Beau Wade and John Sbordone bring a parody to City Repertory Theatre.
City Repertory Theatre is back on its home stage, Aug. 5-8, in City Marketplace, with "Twisted." It's a parody of Disney’s “Aladdin,” with plenty of curse words. Directed by Beau Wade, the show was originally planned for 2020, but it was derailed by the pandemic. Wade and CRT co-founder John Sbordone, who have been working intensely together for the past five years, met me for an upcoming episode of the Palm Coast Observer’s YouTube show, “Observations.” Here’s a peek at the interview.
What’s better, talking politics or talking art?
Wade: Usually they’re intertwined.
Sbordone: Politics — isn’t that fiction?
What is one thing you’ve learned from John Sbordone about directing?
Wade: You have to trust yourself and not worry about how other people might view what you’re doing. If you have a vision, you put that on the stage; you don’t let the actors, or someone else, dictate what you’re doing and get in the way of the art.
On a specific note, John said that 50% of directing is casting, so it’s really not until you get all the pieces in there together that a vision really takes place. You have to be adaptable.
You put a lot of trust in someone to let him direct a show. What did you see in Beau Wade that made you decide he could direct for you?
Sbordone: I think my common refrain to Beau these days, outside of what he does inside the theater, is read, read, read. It’s necessary for the director to have a vision of the world that the play works in.
Rick de Yampert, in a FlaglerLive article, called Beau Wade “the hardest working man in area theater.” Do you ever take a play off?
Wade: Oh, no. Before the pandemic, from 2014 to 2016, then 2017-2020, I was doing about 10-12 plays a year, mostly as an actor.
On a Facebook post, Beau, you said this regarding live theater: “The audience is always going to be the final puzzle piece.” What do you mean by that?
Wade: In theater, if you have actors on stage doing something and there’s nobody to watch, it’s that old adage: "If a tree falls in a forest and nobody’s around, does it make a sound?" If you’re on the stage and you’re performing for no one, are you really making art, or are you just having fun playing pretend? An audience can vastly change your show, the energy you have going between the audience and the actors on the stage.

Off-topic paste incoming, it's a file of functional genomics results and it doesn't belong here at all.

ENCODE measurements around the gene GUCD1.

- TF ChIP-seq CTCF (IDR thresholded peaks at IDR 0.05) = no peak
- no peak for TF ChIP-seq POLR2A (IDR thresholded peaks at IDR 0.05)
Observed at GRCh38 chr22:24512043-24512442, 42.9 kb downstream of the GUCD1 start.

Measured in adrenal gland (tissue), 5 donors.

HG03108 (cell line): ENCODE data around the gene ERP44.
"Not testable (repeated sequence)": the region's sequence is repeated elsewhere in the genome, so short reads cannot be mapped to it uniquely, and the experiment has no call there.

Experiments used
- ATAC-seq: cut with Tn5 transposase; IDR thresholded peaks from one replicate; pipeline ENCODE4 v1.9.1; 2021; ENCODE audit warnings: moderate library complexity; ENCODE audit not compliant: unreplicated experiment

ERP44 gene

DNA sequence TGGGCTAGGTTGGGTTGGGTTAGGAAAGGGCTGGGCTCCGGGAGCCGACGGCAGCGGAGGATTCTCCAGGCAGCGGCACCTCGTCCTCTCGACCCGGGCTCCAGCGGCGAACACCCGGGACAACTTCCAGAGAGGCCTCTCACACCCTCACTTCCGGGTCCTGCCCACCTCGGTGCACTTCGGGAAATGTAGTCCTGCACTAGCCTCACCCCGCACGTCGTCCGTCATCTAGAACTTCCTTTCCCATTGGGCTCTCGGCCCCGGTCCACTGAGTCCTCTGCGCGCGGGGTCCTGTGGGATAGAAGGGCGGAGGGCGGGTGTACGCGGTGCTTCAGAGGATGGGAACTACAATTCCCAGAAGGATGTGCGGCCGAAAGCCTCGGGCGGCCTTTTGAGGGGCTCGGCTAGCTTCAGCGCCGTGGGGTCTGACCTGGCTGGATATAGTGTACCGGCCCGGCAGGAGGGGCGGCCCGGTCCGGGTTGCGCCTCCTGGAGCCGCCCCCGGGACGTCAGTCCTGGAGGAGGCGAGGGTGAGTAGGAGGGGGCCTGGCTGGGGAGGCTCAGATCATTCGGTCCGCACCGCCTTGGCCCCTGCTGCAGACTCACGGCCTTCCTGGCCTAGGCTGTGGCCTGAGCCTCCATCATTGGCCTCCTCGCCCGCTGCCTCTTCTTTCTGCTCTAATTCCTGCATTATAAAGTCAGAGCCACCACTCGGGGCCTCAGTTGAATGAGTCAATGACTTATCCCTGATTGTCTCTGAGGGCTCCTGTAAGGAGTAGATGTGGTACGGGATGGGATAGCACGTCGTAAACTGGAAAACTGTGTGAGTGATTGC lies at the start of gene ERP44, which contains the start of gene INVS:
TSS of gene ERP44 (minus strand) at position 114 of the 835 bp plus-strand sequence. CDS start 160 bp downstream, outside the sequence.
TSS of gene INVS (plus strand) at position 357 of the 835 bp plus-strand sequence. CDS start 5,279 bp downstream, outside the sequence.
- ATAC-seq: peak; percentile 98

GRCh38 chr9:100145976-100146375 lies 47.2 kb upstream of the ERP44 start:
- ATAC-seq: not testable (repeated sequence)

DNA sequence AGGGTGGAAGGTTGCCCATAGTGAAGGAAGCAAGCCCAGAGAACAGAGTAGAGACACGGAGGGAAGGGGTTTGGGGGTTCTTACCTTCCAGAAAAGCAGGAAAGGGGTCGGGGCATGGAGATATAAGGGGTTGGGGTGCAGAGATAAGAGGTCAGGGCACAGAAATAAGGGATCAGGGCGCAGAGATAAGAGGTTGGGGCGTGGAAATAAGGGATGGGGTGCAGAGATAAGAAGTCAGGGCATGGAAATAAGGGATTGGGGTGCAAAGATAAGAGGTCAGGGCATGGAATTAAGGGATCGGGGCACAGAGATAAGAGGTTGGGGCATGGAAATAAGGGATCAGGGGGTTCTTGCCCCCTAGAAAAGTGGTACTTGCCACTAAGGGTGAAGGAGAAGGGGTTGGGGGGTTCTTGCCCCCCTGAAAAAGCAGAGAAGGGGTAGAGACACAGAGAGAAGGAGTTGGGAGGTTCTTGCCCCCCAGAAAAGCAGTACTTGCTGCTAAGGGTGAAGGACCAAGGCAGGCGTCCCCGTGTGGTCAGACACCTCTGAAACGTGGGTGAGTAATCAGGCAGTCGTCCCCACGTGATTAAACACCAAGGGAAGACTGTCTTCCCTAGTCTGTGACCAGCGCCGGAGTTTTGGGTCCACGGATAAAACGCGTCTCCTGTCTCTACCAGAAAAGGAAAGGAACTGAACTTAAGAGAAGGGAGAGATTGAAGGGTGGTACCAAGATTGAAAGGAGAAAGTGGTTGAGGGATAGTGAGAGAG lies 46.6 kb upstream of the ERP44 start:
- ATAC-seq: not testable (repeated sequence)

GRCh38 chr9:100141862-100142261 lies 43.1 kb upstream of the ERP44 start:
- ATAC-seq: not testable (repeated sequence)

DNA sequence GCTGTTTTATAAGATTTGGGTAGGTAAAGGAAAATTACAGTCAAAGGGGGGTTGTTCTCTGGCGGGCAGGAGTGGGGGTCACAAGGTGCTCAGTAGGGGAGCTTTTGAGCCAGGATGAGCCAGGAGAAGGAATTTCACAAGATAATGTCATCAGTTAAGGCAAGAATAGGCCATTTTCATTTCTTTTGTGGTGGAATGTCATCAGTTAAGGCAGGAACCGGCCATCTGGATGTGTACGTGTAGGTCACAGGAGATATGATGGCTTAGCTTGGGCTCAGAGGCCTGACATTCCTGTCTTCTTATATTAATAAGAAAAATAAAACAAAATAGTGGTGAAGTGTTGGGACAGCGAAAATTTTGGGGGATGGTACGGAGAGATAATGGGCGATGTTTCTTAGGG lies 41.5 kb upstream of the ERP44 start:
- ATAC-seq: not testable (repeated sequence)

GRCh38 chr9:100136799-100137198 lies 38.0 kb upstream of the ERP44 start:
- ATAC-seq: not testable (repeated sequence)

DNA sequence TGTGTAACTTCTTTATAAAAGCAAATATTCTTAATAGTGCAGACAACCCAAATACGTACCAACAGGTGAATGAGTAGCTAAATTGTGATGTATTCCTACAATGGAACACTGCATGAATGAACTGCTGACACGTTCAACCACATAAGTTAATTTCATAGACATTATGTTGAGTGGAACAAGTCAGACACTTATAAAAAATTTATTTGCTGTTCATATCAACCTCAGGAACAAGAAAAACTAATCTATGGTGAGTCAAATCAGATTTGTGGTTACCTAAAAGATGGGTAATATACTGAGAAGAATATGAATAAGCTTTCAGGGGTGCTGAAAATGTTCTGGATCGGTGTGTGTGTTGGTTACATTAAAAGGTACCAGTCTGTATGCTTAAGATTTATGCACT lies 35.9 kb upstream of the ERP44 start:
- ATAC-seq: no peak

What is the value of a small theater in a community like Palm Coast?
Sbordone: Theater is the ultimate live communication. The intimacy of our space makes that communication all the more intense and all the more possible. We try to make it an interactive experience. Otherwise, why not watch TV?
Why do so many plays have sad, complicated endings?
Sbordone: If art is a reflection of life, then the creations that we make about that life need to reflect that in an honest way. So while there are certainly happy experiences in life, many experiences that are dealt with many serious playwrights are about surviving, about coping, about relationships.
Wade: In Hollywood, you have a lot of feel-good endings; that’s not something you have a lot of in theater. People who write plays usually are trying to get at a subject that hasn’t been touched on as much.
StarKid Productions, which wrote “Twisted,” was founded in 2009 and first became known for "A Very Potter Musical," a parody of the Harry Potter series. Now, StarKid produces musicals on YouTube and has 729,000 subscribers. How did you come across StarKid?
Wade: I saw “A Very Potter Musical” in 2009, and then one day I happened to see “Twisted” on YouTube, and I’ve wanted to perform in it or direct it ever since then.
In the Disney version, there’s not much sympathy for Jafar. What do you get from humanizing a villain?
Wade: Nowadays, we have a lot of reboots. “Twisted” reboots a story from a different character’s perspective, and by humanizing Jafar — at the same time, they villainize Aladdin — you get to see how perception can color how they view events. It’s a nice look at why the bad guy did what he did.
Sbordone: Humanizing a villain is the history of modern literature. Despite my reluctance to like “Twisted,” having been at rehearsal night after night, I’m growing to appreciate it. It’s a lot of fun. I don’t think you do parodies for knowledge. You’re entertaining the audience.
Wade: By making it fun and entertaining, StarKid is able to sneak in these nuggets of emotion and see more than what should be there.
Vladimir Nabokov made this distinction: "Satire is a lesson, parody is a game.” Is “Twisted” a lesson or a game?
Wade: I would say a game. But there are moments when it’s really scratching the surface of satire.
Sbordone: There are probably going to be people coming into the theater who aren’t familiar with Disney’s “Aladdin,” but you can appreciate the show without being familiar.
Wade: One of the reasons parody has been an art form for so long is when you take a story you already know, you don’t have to do a lot of the backstory and characterization. And when you subvert the expectation, it really lands.
What is the future of musical theater? Will “Twisted” be parodied next?
Sbordone: The theater is constantly renewing itself. You go back to the Greeks: Aristophanes was doing the same thing with the stories of his time as StarKid is doing now. And that will continue to evolve.
There are so many new things in theater that people will look at today and go — [uncomfortable, squeamish] — and then it will be commonplace 15 years from now. There will constantly be brilliance, and that brilliance will see the world in a slightly different way, and art will then follow that.